Monday 31 October 2022

Micro-interview with Jennifer Hudak

We welcome Jennifer Hudak, author of “Spindle House” in The Future Fire #63, for this tiny interview.

Illustration © 2022 Eric Asaris
TFF: What does “Spindle House” mean to you?

Jennifer Hudak: As women age, we often lose societal power, but that doesn't mean our power is gone; it’s just hidden. In “Spindle House,” I explore what power might look like as we age, and how we might wield that power as a community.

TFF: Who is your favourite kick-ass woman from history?

JH: I have a real soft spot for Susan B. Anthony, who lived in my town. She devoted her life to the Women’s Suffrage movement and, alongside Frederick Douglass, became an abolition activist. While she died before women got the right to vote, it’s a local tradition for women to make a pilgrimage to her grave on voting day, and put their “I voted” sticker on her headstone.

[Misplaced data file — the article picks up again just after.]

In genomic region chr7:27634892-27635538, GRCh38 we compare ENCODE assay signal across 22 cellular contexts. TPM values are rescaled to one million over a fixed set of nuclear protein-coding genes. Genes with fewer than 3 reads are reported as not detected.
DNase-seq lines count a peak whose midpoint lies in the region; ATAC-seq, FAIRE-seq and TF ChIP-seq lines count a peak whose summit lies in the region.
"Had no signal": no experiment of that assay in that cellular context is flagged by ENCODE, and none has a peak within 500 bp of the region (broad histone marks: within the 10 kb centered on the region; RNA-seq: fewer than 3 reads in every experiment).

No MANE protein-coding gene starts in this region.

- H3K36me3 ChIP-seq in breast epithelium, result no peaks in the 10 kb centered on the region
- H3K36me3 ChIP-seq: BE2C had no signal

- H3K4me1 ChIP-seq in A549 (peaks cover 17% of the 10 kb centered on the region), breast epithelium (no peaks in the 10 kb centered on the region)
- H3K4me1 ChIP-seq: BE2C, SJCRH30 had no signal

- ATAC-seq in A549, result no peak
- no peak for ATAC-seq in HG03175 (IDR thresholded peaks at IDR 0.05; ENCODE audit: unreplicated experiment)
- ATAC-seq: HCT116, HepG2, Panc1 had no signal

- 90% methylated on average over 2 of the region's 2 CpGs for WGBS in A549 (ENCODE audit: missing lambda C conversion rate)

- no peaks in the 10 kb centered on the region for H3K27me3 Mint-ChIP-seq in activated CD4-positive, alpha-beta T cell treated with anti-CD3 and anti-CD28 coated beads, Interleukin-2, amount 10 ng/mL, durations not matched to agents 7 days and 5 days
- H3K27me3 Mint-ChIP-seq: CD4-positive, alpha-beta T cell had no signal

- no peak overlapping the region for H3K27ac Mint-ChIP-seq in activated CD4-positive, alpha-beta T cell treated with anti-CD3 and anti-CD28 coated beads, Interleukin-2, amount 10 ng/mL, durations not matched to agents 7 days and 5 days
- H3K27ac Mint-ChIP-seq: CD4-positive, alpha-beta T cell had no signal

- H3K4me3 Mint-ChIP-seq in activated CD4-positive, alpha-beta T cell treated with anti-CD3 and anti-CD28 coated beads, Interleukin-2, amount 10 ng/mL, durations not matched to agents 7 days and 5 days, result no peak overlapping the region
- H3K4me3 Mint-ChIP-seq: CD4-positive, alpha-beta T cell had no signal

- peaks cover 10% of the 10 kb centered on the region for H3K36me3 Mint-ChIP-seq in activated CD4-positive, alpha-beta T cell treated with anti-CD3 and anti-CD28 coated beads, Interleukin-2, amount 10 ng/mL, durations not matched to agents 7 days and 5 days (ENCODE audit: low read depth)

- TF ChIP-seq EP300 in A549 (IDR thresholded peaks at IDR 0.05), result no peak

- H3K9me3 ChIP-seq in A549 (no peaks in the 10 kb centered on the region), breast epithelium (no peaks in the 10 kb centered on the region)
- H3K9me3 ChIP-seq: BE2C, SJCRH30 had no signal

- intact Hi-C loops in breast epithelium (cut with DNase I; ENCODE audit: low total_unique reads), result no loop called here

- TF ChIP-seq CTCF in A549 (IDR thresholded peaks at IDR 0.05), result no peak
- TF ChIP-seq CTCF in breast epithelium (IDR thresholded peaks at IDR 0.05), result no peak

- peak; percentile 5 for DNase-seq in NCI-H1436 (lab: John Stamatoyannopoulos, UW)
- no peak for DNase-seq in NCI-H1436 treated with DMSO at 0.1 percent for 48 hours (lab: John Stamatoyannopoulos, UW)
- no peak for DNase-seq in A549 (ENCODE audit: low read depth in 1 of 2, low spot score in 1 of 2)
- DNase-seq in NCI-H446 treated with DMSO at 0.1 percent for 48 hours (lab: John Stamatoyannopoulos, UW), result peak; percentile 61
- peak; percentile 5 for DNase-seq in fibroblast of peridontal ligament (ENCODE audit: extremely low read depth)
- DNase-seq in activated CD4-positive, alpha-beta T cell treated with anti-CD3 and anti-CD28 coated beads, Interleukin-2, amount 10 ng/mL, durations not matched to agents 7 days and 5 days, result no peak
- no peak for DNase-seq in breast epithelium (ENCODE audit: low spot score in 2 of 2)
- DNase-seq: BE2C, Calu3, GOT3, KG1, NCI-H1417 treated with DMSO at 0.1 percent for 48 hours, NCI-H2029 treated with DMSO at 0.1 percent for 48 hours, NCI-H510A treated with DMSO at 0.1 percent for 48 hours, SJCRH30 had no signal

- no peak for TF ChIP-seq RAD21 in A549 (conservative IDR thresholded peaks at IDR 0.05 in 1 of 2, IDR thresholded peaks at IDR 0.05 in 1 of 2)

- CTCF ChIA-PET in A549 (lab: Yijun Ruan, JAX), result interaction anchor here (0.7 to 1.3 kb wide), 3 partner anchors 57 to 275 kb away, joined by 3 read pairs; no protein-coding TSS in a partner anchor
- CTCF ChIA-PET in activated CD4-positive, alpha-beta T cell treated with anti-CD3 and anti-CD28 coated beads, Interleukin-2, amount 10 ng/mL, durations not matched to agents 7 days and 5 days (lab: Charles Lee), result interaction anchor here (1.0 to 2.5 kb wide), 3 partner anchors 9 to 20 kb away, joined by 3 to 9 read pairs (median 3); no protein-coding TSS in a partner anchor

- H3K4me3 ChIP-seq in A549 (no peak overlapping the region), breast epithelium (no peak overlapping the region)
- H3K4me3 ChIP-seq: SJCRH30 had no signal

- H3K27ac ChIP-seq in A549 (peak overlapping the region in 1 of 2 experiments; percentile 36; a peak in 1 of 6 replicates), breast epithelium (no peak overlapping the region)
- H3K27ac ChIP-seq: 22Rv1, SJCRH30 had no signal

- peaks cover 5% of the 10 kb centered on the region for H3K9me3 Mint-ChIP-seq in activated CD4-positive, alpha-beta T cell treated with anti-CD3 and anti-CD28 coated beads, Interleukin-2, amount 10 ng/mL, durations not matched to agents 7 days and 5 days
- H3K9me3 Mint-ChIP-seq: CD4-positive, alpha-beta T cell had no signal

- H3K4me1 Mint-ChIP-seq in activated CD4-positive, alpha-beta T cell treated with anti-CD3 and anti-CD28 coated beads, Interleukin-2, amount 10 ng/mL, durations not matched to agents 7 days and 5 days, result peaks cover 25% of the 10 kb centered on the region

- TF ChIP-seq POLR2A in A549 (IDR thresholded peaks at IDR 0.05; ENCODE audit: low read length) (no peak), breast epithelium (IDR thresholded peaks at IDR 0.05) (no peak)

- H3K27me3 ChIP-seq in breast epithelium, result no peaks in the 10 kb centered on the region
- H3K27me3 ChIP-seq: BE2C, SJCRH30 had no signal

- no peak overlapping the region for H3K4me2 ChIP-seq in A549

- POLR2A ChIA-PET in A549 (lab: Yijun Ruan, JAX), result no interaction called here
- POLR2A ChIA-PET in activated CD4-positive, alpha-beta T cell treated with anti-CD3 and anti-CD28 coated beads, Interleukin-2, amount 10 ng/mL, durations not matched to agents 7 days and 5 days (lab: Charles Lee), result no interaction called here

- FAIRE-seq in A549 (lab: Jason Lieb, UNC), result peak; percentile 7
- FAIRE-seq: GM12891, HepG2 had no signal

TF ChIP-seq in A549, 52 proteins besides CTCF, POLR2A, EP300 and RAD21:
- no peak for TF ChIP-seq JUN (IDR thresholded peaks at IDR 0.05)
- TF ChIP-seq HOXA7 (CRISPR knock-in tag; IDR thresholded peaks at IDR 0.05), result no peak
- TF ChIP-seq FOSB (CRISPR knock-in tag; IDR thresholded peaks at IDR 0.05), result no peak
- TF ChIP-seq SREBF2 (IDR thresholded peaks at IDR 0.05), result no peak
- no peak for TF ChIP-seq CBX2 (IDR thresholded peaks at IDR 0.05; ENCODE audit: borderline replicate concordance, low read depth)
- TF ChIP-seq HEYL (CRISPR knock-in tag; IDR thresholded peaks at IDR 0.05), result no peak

TFF: What are you working on next?

JH: I’m currently revising my first novel. It’s a portal fantasy in which a 45-year old woman, her 13-year old daughter, and her 70-year old mother all travel to a portal universe together.

Only the crones can hear Spindle House’s call. They alone recognize the whispering of its windows and the keening of its attic, and the ones who follow the call all the way to the front door are allowed admittance. Once ushered inside, the crones do not impose their will on the House, don’t tear down the sagging porch or reupholster the sitting room chairs. They know enough to leave the cobwebs intact, and the House loves them for it. For the crones are no mere inhabitants, and the House is no object to be owned. They are, all of them, peers. They are confidants. They are a coven.

Reminder: You can comment on any of the stories or illustrations in this issue at

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